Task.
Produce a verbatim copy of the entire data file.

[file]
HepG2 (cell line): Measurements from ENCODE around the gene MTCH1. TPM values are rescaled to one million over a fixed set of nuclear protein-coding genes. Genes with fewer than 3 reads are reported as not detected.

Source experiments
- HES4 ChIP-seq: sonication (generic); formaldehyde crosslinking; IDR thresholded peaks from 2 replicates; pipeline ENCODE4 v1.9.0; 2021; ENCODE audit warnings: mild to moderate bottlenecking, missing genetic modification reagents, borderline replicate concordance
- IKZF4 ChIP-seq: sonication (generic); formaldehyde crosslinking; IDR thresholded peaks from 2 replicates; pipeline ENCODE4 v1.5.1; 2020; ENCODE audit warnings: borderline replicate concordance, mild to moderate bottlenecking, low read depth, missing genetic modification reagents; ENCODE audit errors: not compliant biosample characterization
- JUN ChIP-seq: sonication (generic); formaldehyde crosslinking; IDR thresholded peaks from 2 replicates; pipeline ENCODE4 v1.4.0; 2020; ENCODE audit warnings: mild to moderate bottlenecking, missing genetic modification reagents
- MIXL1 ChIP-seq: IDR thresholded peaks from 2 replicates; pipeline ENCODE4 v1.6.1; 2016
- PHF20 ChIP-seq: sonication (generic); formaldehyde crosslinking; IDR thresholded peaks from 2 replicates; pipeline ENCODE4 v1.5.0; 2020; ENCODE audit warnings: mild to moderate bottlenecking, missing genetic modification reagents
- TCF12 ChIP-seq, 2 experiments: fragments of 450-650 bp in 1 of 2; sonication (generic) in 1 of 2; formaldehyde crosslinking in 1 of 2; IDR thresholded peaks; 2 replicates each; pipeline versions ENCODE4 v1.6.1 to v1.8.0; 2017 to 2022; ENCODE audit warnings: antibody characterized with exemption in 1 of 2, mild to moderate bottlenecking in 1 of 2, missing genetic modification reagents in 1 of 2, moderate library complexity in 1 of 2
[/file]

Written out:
HepG2 (cell line): Measurements from ENCODE around the gene MTCH1. TPM values are rescaled to one million over a fixed set of nuclear protein-coding genes. Genes with fewer than 3 reads are reported as not detected.

Source experiments
- HES4 ChIP-seq: sonication (generic); formaldehyde crosslinking; IDR thresholded peaks from 2 replicates; pipeline ENCODE4 v1.9.0; 2021; ENCODE audit warnings: mild to moderate bottlenecking, missing genetic modification reagents, borderline replicate concordance
- IKZF4 ChIP-seq: sonication (generic); formaldehyde crosslinking; IDR thresholded peaks from 2 replicates; pipeline ENCODE4 v1.5.1; 2020; ENCODE audit warnings: borderline replicate concordance, mild to moderate bottlenecking, low read depth, missing genetic modification reagents; ENCODE audit errors: not compliant biosample characterization
- JUN ChIP-seq: sonication (generic); formaldehyde crosslinking; IDR thresholded peaks from 2 replicates; pipeline ENCODE4 v1.4.0; 2020; ENCODE audit warnings: mild to moderate bottlenecking, missing genetic modification reagents
- MIXL1 ChIP-seq: IDR thresholded peaks from 2 replicates; pipeline ENCODE4 v1.6.1; 2016
- PHF20 ChIP-seq: sonication (generic); formaldehyde crosslinking; IDR thresholded peaks from 2 replicates; pipeline ENCODE4 v1.5.0; 2020; ENCODE audit warnings: mild to moderate bottlenecking, missing genetic modification reagents
- TCF12 ChIP-seq, 2 experiments: fragments of 450-650 bp in 1 of 2; sonication (generic) in 1 of 2; formaldehyde crosslinking in 1 of 2; IDR thresholded peaks; 2 replicates each; pipeline versions ENCODE4 v1.6.1 to v1.8.0; 2017 to 2022; ENCODE audit warnings: antibody characterized with exemption in 1 of 2, mild to moderate bottlenecking in 1 of 2, missing genetic modification reagents in 1 of 2, moderate library complexity in 1 of 2